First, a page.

I’ve written about the Boots Chatsworth before. The search facility will find it if you’re interested. Though this pen has the same name it’s completely different from the one I wrote about before.
Boots is a pharmacist that sells lots of other things. At one time it had pens made bearing their own name under the Chatsworth label. I’m pretty sure it no longer does. The pen I wrote about previously was a rebadged De La Rue, and therefore an extremely high quality pen. At some point in the 50s, the manufacturing contract was awarded to Burnham, possibly in a cost-cutting exercise.
Burnhams are very pretty pens, mostly because they used patterned casein which allows for greater colour depth and subtlety than even celluloid can provide. Unfortunately, the casein Burnham used appears to have been less robust and durable than that employed by – for instance – Conway Stewart. You will often find Burnham pens with the disfiguring craquelure that can spoil casein pens and, even worse, some of these pens begin to disintegrate. Years ago, I bought a large box of varied 1950s Burnhams. Many were good but others had fragmented, leaving small jewel-like pieces of patterned casein at the bottom of the box.
Perhaps Burnham bought a lower grade of casein or maybe it wasn’t seasoned long enough. Anyway, that’s the reason you see so little about Burnhams in my blog. I rarely buy them. However, when they’re good they’re good. This Burnham-made Boots Chatsworth is a fine example. Burnham had their own way of doing things. When they have gold nibs, like this one, they tend to be small to keep the cost down. Their sections screw in which makes their removal for servicing easier. Small though they may be, Burnham nibs are good. Size doesn’t really matter except aesthetically. After all, you only write with the last millimetre.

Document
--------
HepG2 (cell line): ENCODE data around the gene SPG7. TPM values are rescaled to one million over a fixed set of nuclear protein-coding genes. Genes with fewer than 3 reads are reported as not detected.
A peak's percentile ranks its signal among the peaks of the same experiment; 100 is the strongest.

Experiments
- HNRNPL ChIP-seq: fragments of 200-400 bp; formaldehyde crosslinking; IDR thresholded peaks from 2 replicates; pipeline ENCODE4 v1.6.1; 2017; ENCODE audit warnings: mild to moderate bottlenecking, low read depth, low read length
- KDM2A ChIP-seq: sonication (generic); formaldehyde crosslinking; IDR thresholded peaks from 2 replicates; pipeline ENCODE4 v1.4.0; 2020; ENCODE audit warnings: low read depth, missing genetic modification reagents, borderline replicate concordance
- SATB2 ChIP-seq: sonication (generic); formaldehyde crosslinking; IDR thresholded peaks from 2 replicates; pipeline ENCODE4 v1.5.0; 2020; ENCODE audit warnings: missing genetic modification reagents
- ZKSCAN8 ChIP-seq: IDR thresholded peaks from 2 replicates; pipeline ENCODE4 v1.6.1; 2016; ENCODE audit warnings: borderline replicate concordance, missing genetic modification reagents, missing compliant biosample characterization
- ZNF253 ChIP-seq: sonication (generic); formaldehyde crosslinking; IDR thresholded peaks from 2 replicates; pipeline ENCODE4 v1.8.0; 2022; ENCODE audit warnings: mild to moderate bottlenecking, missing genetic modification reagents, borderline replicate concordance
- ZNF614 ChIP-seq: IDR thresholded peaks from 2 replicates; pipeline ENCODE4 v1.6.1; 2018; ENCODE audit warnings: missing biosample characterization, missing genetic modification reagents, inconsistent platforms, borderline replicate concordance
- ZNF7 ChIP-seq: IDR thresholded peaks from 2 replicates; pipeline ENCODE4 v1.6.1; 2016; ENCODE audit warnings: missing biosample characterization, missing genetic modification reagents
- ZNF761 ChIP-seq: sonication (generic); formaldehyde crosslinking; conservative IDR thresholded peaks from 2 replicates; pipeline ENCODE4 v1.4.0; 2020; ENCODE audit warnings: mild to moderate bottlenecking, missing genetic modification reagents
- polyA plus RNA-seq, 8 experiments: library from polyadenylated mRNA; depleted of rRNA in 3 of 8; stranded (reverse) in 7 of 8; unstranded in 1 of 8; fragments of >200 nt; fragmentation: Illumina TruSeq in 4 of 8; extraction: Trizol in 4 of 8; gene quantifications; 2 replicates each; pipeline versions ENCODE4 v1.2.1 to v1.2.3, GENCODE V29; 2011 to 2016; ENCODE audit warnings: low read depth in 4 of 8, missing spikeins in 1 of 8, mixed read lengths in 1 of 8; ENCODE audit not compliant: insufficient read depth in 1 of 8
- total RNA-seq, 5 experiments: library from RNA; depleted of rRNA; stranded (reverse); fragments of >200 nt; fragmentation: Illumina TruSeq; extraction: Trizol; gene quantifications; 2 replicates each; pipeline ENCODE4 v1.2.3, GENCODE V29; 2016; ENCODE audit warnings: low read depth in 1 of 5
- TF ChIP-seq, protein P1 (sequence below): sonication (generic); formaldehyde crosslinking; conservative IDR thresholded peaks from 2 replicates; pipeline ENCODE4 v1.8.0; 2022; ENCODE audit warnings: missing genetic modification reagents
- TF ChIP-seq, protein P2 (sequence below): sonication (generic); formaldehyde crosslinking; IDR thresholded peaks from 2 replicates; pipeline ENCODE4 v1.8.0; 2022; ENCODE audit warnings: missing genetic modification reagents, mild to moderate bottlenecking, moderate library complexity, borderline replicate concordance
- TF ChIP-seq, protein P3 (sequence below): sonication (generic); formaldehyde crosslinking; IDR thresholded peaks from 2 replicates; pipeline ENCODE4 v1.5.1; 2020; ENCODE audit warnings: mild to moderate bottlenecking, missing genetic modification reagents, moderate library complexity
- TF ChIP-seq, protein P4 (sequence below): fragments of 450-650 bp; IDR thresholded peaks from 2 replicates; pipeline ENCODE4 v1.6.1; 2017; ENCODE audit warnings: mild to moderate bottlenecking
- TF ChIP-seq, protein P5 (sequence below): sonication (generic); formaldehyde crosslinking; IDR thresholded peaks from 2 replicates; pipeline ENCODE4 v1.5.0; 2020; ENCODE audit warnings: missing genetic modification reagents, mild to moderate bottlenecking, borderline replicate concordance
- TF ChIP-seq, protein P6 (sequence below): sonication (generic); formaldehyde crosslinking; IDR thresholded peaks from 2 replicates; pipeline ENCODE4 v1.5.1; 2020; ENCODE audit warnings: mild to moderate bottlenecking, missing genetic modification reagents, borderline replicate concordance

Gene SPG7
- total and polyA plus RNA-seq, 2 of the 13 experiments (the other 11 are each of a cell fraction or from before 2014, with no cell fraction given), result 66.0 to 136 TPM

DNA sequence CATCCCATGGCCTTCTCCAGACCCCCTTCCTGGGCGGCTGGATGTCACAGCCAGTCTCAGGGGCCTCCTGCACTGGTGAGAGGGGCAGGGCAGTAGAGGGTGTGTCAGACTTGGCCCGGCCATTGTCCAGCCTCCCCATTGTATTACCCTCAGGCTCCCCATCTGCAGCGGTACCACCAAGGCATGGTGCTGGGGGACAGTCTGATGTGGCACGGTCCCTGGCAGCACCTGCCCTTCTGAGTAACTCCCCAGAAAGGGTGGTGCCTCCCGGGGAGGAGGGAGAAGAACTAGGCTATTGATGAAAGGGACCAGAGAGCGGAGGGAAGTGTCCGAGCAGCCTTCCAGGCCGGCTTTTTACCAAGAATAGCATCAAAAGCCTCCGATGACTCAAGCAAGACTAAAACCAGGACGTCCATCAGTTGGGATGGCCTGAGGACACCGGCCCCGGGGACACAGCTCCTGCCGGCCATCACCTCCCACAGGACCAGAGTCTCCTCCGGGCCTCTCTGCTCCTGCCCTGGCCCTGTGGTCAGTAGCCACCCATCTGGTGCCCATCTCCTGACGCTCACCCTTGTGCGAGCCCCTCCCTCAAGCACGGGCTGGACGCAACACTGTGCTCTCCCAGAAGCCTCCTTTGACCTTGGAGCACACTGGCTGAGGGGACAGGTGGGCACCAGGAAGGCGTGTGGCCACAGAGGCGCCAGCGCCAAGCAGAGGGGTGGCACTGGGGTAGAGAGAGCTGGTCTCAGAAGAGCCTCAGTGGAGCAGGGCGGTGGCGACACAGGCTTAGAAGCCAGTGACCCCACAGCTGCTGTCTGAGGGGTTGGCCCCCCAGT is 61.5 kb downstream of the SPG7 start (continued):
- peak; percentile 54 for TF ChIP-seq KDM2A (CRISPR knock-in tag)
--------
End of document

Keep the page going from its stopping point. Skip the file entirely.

Though the Burnham was undoubtedly cheaper to produce than the De La Rue had been, it is still a great little pen of vastly higher quality than the very cheap items offered by the few stores – WH Smith comes to mind – that still stock own brand fountain pens.
Burnham casein may be an extreme example of fountain pen deterioration but it is a straw in the wind. Eventually, however long it takes, all our old fountain pens are likely to fail irrecoverably. Casein is especially subject to failure. Celluloid is tougher – or at least most celluloids are – but it ages too. Red and mottled hard rubber are brittle and subject to damage. Black hard rubber, as we know, oxidises. We can, of course, improve its appearance by removing a layer but it will oxidise again.
The general point I am making is that our pens, unlike some other antiques, will not endure forever. That makes them all the more precious. We are their custodians and we should give them the best care possible, especially avoiding unsafe polishes, cleaning materials and waxes.